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The transhumanist movement continues to gain momentum through recognition by mainstream media and a ever-burgeoning army of empricists, free thinkers and rationalists. Recently,  the Australian incarnation of 60 Minutes interviewed David Sinclair, a biologist whom has identified  the potentially life-extending properties of resveratrol. All this attention has sought to swell the awareness of transhumanism within the general community, most notably due to the inherently appealing nature of anti-senescent interventions. But what of the neurological side of transhumanism, specifically the artificial augmentation of our natural mental ability with implantable neurocircuitry? Does research in this area create moral questions regarding its implementation, or should we be embracing technological upgrades with open arms? Is it morally wrong to enhance the brain without effort on the individual level (IE: are such methods just plain lazy)? These are the questions I would like to investigate in this article.

An emerging transhumanist e-zine, H+ Magazine, outlines several avenues currently under exploration by researchers, who aim to improve the cognitive ability of the human brain through artificial enhancement. The primary area of focus at present (from an empirical point of view) lies in memory enhancement. The Innerspace Foundation (IF) is a not-for-profit organisation attempting to lead the charge in this area, with two main prizes offered to researchers whom can 1)  successfully create a device which can circumvent the traditional learning process and 2) create a device which facilitates the extension of natural memory.

Pete Estep, chairman of IF, was interviewed by H+ magazine in relation to the foundation’s vision as to what kind of device that satisfied their award criteria might look like. Pete believes the emergence of this industry involves ‘baby steps’ of achieving successful interfaces between biological and non-biological components. Electronic forms of learning, Pete believes, are certainly non-traditional, but still a valid possibility and stand to revolutionise the human intellect in terms of capacity and quality of retrieval.

Fortunately, we seem to already made progress on those ‘baby steps’ regarding the interface between brain and technology. Various neuroheadset products are poised to be released commercially in the coming months. For example, the EPOC headset utilises EEG technology to recognise brainwave activity that corresponds to various physical actions such as facial expression and intent to move a limb. With concentrated effort and training, the operator can reliably reproduce the necessary EEG pattern to activate individual commands within the headset. These commands can then be mapped to an external device and various tasks able to be performed remotely.

Having said this, such devices are still very much ‘baby’ in their steps. The actual stream of consciousness has not yet been decoded; the secrets of the brain are still very much a mystery. Recognisation of individual brain patterns is a superficial solution to a profound problem. Getting back to Searle’s almost cliched Chinese Room thought experiment, we seem to be merely reading the symbols and decoding them, there is no actual understanding  and comprehension going on here.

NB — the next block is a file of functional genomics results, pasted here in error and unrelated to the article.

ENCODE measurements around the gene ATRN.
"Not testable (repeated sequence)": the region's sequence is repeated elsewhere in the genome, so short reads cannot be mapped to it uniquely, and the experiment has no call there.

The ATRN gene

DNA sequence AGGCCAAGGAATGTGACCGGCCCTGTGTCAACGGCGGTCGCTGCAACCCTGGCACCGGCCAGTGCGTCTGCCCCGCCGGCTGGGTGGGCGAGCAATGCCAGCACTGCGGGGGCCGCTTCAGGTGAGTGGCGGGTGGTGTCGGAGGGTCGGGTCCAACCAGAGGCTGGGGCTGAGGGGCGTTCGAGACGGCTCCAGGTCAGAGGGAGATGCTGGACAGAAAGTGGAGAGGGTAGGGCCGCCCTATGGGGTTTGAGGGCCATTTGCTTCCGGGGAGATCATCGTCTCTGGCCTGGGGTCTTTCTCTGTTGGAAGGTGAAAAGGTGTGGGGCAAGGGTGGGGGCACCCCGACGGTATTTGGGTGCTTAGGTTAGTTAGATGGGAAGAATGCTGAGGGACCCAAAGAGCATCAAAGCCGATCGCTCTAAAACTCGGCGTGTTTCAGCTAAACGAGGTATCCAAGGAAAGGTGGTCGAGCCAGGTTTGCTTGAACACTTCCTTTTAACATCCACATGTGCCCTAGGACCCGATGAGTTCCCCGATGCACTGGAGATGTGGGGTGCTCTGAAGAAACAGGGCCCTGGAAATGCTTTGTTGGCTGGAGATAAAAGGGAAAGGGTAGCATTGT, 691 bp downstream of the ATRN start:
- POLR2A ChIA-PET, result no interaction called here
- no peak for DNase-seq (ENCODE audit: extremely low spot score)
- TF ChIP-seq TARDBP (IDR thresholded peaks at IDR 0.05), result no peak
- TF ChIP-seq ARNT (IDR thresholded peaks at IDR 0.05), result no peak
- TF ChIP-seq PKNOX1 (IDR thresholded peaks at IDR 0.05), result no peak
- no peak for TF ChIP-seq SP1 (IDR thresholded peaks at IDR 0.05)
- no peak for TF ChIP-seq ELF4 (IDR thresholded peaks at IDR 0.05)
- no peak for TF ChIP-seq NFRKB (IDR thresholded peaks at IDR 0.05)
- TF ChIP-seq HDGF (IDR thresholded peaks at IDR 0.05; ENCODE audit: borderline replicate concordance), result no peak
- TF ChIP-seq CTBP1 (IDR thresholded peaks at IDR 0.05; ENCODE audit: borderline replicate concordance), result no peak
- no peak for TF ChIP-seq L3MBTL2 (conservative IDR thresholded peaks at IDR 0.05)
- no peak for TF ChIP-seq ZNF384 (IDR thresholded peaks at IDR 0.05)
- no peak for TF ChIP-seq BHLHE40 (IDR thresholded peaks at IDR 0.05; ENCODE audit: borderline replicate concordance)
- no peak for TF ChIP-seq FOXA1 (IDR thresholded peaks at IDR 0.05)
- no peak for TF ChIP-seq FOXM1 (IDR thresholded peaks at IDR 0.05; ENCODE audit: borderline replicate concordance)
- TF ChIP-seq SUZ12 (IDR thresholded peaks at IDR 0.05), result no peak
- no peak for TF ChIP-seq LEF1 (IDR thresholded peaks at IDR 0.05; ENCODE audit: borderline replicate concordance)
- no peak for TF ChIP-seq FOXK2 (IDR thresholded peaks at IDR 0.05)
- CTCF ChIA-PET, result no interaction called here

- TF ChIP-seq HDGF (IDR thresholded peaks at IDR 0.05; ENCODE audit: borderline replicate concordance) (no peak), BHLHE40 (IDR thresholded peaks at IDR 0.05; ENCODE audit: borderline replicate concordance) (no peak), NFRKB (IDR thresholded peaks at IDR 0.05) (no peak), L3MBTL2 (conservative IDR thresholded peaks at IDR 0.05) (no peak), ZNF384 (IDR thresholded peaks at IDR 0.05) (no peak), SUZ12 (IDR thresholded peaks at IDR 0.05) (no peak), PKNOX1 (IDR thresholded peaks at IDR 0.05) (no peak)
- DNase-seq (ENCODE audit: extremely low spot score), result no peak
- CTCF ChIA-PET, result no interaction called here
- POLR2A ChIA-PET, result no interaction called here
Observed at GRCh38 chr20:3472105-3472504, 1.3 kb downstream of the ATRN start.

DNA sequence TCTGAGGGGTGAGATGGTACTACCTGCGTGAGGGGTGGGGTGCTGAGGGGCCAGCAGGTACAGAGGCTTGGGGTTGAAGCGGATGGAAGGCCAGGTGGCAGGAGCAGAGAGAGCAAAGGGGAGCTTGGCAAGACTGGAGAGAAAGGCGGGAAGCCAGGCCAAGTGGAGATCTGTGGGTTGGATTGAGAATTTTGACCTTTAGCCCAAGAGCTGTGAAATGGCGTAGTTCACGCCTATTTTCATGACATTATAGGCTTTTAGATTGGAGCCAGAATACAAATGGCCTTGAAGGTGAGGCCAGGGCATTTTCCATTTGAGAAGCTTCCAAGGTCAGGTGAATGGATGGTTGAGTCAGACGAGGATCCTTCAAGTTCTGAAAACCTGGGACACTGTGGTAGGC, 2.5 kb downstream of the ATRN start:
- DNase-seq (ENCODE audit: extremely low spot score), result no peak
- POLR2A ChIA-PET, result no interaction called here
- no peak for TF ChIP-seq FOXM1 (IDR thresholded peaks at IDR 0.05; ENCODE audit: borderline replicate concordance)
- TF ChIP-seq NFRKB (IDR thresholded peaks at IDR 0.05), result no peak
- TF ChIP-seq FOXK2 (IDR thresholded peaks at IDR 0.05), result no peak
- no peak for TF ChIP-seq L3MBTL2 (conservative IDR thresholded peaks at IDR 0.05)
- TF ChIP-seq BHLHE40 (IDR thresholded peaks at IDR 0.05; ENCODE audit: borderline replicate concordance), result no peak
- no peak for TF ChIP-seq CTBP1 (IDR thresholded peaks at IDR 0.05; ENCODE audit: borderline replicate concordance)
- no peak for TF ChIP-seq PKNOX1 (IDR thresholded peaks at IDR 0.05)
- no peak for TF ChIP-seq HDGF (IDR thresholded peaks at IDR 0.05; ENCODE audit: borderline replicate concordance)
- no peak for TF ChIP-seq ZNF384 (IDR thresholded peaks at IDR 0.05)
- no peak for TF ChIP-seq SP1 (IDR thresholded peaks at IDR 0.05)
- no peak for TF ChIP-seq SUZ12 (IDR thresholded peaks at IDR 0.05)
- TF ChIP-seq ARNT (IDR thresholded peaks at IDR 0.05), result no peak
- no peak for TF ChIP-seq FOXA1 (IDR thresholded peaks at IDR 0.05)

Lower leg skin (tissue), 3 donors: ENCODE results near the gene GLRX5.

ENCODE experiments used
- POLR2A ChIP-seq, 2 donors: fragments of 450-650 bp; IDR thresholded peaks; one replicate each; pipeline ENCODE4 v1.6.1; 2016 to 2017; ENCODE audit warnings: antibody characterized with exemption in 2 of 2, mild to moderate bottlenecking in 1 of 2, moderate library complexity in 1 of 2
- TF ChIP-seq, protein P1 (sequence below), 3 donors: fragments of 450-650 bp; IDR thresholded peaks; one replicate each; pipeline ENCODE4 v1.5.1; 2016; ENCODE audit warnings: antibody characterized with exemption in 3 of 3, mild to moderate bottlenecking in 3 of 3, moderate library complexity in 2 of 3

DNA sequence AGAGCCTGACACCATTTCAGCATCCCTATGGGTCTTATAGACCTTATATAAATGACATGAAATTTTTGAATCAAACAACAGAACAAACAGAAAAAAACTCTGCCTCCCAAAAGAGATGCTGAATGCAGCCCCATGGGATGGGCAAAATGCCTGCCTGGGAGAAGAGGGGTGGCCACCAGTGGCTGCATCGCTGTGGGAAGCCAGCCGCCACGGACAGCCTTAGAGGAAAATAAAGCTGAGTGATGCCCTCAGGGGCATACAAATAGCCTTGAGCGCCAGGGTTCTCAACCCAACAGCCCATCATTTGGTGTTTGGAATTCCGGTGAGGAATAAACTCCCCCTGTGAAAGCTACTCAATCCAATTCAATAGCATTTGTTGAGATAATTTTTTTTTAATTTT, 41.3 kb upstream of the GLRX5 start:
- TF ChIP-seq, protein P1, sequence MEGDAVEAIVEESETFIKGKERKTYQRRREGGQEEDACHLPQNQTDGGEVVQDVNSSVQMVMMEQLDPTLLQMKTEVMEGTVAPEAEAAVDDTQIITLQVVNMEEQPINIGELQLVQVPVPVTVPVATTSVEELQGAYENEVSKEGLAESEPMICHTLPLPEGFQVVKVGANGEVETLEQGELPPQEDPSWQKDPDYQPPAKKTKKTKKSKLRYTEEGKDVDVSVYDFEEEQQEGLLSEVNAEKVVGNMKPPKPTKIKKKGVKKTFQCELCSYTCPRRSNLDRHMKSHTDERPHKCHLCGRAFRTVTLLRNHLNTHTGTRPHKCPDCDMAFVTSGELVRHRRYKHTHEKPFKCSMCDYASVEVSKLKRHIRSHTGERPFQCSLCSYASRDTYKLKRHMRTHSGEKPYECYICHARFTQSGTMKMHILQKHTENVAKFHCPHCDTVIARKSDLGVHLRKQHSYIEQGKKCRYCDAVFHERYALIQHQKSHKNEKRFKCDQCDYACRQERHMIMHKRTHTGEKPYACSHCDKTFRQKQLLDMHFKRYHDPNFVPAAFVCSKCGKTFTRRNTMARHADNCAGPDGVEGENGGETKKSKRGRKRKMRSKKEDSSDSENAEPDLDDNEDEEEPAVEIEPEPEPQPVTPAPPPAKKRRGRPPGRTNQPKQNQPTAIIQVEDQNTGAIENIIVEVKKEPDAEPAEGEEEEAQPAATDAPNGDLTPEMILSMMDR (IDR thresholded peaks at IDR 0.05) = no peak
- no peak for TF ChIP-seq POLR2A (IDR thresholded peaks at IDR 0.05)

Even if such a solution is possible, and a direct mind/machine interface achieved, one small part of me wonders if it really is such a good thing. I imagine such a feeling is similar to the one felt by the quintessential school teacher when handheld calculators became the norm within the educational curriculum. By condoning such neuro-shortcuts, are we simply being lazy? Are the technological upgrades promised by transhumanism removing too much of the human element?

On a broader scale, I believe these concerns are elucidated by a societal shift towards passivity. Television is the numero-uno offender with a captive audience of billions. The invasion of neurological enhancements may seek to only increase the exploitation of our attention with television programs beamed directly into brains. Rain, hail or shine, passive reception of entertainment would be accessible 24 hours a day. Likewise, augmentation of memory and circumvention of traditional learning processes may forge a society of ultimate convenience – slaves to a ‘Matrix-style’ mainframe salivating over their next neural-upload ‘hit’.

But having said all this, by examining the previous example of the humble calculator it seems that if such technological breakthroughs are used as an extensor rather than a crutch, humanity may just benefit from the transhumanist revolution. I believe any technology aiming to enhance natural neurological processing power must only be used as such; a method to raise the bar of creativity and ingenuity, not simply a new avenue for bombarding the brain with more direct modes of passive entertainment. Availability must also be society-wide, in order to allow every human being to reach their true potential.

Of course, the flow-on effects of such technology on socio-economic status, intelligence, individuality, politics; practically every facet of human society, are certainly unknown and unpredictable. If used with extension and enhancement as a philosophy, transhumanism can usher in a new explosion of human ingenuity. If a more superficial ethos is adopted, it may only succeed in ushering a new dark ages. It’s the timeless battle between good (transcendence) and evil (exploitation, laziness). Perhaps a topic for a future article, but certainly food for thought.